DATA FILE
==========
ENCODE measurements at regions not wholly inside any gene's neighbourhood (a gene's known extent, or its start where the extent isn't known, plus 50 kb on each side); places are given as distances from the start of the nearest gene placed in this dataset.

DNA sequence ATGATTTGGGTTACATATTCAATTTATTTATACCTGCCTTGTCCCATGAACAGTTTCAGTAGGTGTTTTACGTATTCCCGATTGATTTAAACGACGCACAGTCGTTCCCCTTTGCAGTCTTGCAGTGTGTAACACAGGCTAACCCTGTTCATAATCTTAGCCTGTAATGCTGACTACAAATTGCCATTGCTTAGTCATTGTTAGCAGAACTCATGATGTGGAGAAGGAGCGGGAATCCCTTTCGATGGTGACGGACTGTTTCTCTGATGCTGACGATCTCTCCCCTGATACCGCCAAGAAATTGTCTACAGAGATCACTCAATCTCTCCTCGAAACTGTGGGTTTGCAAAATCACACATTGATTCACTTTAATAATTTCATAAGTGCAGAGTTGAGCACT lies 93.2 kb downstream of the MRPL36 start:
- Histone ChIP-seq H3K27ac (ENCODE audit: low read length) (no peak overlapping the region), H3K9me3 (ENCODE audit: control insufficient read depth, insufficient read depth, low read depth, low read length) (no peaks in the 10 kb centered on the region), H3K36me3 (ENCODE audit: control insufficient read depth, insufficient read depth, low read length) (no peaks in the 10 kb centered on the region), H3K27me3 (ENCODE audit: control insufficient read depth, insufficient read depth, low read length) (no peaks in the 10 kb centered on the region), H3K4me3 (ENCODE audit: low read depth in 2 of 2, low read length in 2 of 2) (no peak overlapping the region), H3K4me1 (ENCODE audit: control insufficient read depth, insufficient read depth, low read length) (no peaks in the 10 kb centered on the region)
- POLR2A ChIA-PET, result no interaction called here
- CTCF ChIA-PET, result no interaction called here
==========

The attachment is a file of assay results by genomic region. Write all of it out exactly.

ENCODE measurements at regions not wholly inside any gene's neighbourhood (a gene's known extent, or its start where the extent isn't known, plus 50 kb on each side); places are given as distances from the start of the nearest gene placed in this dataset.

DNA sequence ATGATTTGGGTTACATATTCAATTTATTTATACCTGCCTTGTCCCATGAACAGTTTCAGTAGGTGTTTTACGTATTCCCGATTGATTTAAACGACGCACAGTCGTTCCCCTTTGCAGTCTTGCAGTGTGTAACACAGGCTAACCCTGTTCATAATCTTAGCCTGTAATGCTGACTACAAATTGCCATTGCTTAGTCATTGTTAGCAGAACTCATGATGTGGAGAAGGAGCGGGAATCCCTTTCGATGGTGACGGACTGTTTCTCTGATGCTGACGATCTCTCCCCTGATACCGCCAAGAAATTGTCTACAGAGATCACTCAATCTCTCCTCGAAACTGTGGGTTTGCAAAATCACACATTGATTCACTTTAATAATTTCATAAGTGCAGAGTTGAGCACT lies 93.2 kb downstream of the MRPL36 start:
- Histone ChIP-seq H3K27ac (ENCODE audit: low read length) (no peak overlapping the region), H3K9me3 (ENCODE audit: control insufficient read depth, insufficient read depth, low read depth, low read length) (no peaks in the 10 kb centered on the region), H3K36me3 (ENCODE audit: control insufficient read depth, insufficient read depth, low read length) (no peaks in the 10 kb centered on the region), H3K27me3 (ENCODE audit: control insufficient read depth, insufficient read depth, low read length) (no peaks in the 10 kb centered on the region), H3K4me3 (ENCODE audit: low read depth in 2 of 2, low read length in 2 of 2) (no peak overlapping the region), H3K4me1 (ENCODE audit: control insufficient read depth, insufficient read depth, low read length) (no peaks in the 10 kb centered on the region)
- POLR2A ChIA-PET, result no interaction called here
- CTCF ChIA-PET, result no interaction called here